Tara June Winch

Posted on Posted in Indigenous, Interview, Literary fiction, Tara June Winch, Writer

Tara June Winch is a Wiradjuri writer based in France. Her first novel, Swallow the Air, was critically acclaimed and saw Tara named a Sydney Morning Herald Best Young Australian Novelist. Her second book, the collection After the Carnage, was longlisted for the Victorian Premier’s Literary Award for fiction, shortlisted for the 2017 NSW Premier’s Christina Stead prize for Fiction and the Queensland Literary Award for a collection. Her third novel, The Yield, was released in 2019 and is simply stunning.

Tara's Indigenous dance documentary, Carriberrie, screened at the 71st Cannes Film Festival. Tara was previously mentored by Nobel Prize winner Wole Soyinka as part of the prestigious Rolex Mentor and Protégé Arts Initiative.

Tara June Winch_The Garret_2019

TRANSCRIPT

ASTRID: Tara June Winch is a Wiradjuri writer who divides her time between Australia and France. Her debut, Swallow the Air, was critically acclaimed, and she was named the Sydney Morning Herald's Best Young Australian Novelist. She then took part in the prestigious Rolex Mentor and Protege Arts Initiative, and her second work, After the Carnage, was shortlisted for both the New South Wales and Queensland Literary Awards. Her documentary, Carrieberrie, screened at the Cannes Film Festival, and she is now back in Australia after releasing her third novel, The Yield.

Tara, welcome to The Garret.

TARA: Thanks for having me.

I'm thrilled I have the time for this interview... Actually let me say that again, I'm thrilled that you have the time for this interview. I know how busy your schedule is, and you've been touring for what is it now, two months, for The Yield?

TARA: Yep two months.

ASTRID: Where have you been in those two months?

TARA: To Sydney, Melbourne, Sydney, Melbourne, Brisbane, Byron Bay, at the Daintree, Cape Tribulation, Cairns, Darwin, Kakadu, Litchfield, Batchelor, Canberra a couple of times too, and back to Sydney. Oh Wollongong, difficult Wollongong can't forget. And now we're back here in Melbourne.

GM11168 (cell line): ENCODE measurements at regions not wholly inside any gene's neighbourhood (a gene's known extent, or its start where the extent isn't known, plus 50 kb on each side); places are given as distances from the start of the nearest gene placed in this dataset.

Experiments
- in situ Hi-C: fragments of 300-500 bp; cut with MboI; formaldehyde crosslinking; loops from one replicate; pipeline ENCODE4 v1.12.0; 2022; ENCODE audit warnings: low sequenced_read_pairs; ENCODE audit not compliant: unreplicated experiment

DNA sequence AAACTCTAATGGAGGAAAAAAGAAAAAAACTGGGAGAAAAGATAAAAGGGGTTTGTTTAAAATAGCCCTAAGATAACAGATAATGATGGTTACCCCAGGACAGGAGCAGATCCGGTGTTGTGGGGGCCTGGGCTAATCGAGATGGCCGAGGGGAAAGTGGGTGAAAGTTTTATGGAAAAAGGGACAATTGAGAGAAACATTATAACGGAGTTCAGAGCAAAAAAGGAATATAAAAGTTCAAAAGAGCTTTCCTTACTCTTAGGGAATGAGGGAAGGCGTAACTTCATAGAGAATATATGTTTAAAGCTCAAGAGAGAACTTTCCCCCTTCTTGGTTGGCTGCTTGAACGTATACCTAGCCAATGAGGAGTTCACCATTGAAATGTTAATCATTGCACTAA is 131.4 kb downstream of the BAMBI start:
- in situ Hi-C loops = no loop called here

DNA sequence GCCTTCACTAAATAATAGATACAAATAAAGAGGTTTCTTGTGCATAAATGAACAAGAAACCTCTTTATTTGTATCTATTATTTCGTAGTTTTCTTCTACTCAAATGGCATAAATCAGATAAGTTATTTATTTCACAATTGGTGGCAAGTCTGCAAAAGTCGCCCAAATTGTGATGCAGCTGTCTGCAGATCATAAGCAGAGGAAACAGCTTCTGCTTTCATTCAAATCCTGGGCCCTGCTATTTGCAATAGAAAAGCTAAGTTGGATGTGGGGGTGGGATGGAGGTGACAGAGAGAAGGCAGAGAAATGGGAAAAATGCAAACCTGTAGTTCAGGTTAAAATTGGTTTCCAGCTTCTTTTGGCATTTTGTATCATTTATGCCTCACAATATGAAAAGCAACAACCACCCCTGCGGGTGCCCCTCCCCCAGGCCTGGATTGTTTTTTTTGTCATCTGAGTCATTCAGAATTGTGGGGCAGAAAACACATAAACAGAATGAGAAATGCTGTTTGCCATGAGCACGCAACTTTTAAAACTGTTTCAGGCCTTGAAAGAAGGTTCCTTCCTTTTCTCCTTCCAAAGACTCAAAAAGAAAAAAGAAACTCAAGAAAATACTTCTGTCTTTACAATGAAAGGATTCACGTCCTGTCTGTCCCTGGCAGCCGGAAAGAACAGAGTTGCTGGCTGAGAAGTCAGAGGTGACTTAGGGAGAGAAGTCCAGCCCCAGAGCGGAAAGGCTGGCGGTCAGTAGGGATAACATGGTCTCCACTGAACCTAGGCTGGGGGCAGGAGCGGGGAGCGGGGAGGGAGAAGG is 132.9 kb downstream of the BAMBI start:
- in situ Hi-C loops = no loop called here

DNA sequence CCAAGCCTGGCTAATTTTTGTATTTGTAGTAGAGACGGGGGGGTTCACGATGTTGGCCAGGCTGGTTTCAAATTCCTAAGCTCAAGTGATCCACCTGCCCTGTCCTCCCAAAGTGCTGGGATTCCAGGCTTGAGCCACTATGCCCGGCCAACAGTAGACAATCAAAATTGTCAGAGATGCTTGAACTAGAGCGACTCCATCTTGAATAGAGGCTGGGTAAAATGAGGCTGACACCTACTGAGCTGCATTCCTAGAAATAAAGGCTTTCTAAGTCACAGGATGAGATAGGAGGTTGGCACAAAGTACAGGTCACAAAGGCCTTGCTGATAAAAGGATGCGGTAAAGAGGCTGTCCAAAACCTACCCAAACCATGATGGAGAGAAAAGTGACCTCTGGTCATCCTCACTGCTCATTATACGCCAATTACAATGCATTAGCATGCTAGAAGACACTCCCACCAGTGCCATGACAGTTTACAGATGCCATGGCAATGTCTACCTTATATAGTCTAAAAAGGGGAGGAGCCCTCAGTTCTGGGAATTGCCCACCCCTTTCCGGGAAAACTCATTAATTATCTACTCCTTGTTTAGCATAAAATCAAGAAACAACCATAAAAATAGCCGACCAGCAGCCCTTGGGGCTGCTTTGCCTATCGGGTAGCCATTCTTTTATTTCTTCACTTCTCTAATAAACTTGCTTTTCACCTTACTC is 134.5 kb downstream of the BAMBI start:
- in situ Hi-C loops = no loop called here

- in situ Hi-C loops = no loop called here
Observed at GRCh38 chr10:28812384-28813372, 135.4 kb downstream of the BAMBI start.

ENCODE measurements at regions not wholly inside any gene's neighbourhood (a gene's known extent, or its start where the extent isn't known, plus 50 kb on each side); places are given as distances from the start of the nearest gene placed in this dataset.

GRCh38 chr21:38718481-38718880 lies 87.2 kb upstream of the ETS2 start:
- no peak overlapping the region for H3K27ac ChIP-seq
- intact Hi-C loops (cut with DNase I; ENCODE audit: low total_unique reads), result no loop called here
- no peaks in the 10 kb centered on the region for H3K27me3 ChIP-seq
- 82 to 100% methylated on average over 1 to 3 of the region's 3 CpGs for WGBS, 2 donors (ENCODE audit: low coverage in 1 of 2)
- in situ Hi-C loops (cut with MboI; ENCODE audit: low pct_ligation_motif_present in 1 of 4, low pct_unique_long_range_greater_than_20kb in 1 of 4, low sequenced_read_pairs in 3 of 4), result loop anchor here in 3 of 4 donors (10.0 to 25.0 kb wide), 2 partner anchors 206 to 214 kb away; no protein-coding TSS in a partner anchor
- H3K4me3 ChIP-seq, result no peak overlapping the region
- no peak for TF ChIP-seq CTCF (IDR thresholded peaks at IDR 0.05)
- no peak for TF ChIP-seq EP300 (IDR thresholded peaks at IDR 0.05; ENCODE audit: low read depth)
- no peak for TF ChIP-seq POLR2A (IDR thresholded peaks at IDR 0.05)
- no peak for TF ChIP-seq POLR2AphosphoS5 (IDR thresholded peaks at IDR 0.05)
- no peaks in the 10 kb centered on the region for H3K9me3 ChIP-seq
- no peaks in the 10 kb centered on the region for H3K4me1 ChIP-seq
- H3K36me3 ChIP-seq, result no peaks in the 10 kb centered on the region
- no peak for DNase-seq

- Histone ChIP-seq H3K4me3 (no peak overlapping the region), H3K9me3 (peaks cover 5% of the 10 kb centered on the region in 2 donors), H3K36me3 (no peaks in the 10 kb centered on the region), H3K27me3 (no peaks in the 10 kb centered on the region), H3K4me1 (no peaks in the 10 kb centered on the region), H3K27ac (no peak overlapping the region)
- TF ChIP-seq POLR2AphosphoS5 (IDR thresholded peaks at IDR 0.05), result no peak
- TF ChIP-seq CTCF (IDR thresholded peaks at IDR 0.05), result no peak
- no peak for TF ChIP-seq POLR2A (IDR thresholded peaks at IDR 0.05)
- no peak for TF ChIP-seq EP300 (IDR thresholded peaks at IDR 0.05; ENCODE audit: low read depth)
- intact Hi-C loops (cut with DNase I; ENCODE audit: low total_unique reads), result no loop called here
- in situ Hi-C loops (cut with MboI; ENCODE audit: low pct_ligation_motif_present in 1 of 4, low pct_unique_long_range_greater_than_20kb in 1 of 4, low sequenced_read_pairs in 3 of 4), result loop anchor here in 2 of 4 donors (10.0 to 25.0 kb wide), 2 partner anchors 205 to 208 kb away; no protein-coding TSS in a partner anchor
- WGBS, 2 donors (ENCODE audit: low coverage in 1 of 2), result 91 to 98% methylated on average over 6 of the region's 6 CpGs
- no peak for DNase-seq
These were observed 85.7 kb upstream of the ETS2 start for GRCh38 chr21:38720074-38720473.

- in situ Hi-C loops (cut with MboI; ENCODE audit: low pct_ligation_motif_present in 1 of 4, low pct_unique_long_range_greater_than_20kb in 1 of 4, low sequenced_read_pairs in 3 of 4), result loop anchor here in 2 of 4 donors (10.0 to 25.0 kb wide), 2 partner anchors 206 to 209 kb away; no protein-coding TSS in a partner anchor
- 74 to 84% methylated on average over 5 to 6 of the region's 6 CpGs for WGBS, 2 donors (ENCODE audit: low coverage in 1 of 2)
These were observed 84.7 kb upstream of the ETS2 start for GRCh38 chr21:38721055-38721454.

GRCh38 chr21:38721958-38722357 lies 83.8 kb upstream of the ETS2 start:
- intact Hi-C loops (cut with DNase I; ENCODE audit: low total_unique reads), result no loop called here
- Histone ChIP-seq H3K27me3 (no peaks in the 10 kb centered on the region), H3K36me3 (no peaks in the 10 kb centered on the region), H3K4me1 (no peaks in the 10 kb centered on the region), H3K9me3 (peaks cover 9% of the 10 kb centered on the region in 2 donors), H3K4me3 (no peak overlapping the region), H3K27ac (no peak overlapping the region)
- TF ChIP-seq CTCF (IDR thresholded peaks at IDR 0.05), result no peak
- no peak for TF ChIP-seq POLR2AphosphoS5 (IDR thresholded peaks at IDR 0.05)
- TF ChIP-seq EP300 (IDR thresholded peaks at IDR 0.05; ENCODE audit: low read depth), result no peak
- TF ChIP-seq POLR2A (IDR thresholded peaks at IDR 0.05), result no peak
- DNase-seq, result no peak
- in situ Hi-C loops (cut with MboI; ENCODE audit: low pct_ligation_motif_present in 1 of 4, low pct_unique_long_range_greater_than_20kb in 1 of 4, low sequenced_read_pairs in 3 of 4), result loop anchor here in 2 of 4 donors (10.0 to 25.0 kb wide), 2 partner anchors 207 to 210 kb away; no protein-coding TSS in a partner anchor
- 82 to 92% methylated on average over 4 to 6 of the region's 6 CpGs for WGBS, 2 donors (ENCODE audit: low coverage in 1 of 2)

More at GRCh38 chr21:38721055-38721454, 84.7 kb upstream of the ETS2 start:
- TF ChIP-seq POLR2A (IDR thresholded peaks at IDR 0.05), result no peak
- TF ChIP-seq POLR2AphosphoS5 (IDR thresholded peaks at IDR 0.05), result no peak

ASTRID: That's an impressive itinerary. Where do you go after Melbourne, or is this the last stop?

TARA: Yeah. Tomorrow. Tomorrow night after my speech we fly straight to Paris.

ASTRID: My goodness. Well, thank you for fitting The Garret into your schedule.

I wanted to ask you, of course, about France. In The Yield and in all of your works you write intimately about home and family. And of course, now one of your homes is on the other side of the world. How does that physical distance from Australia and where you grew up impact your writing, if it does at all?

TARA: I think I've always... When I started writing I'd already been overseas, I'd already been away from home and I'd already been, you know, as a 17 year old I hitchhiked around Australia for a year. So much of my identity is based upon the idea of having that distance. So, I don't think I have the perspective to see it any other way, because my perspective as a fully formed adult has always been at a distance, has always been in reflection. And the idea of coming home is so clear to me, the process, the shame and the guilt that comes with it, and the dark memories that you haven't been able to live through and normalise by staying in one place, by staying in a home town, they're clear, they're available to me. And yeah I think that's why those themes come up again and again.

ASTRID: What you just described, including the idea of the guilt and the shame of homecoming, is some of what August in The Yield experiences. It's always... I'm hesitant to ask how much of a novelist is in a work, but you almost led me there.

TARA: Yeah.

ASTRID: Do you find parts of yourself in August?

TARA: Oh absolutely. That's why it was probably the most difficult, or definitely the most difficult, strand to write, because it was about looking at that rawness, that sort of not weak but fragile person that's inside us, that fragile female that we hide and and pull up our bootstraps and carry on with our lives and try to ignore day to day. So, when I have to look at that character of myself, and write about that character of myself, it's really difficult. That's really dark kind of material. dDark matter.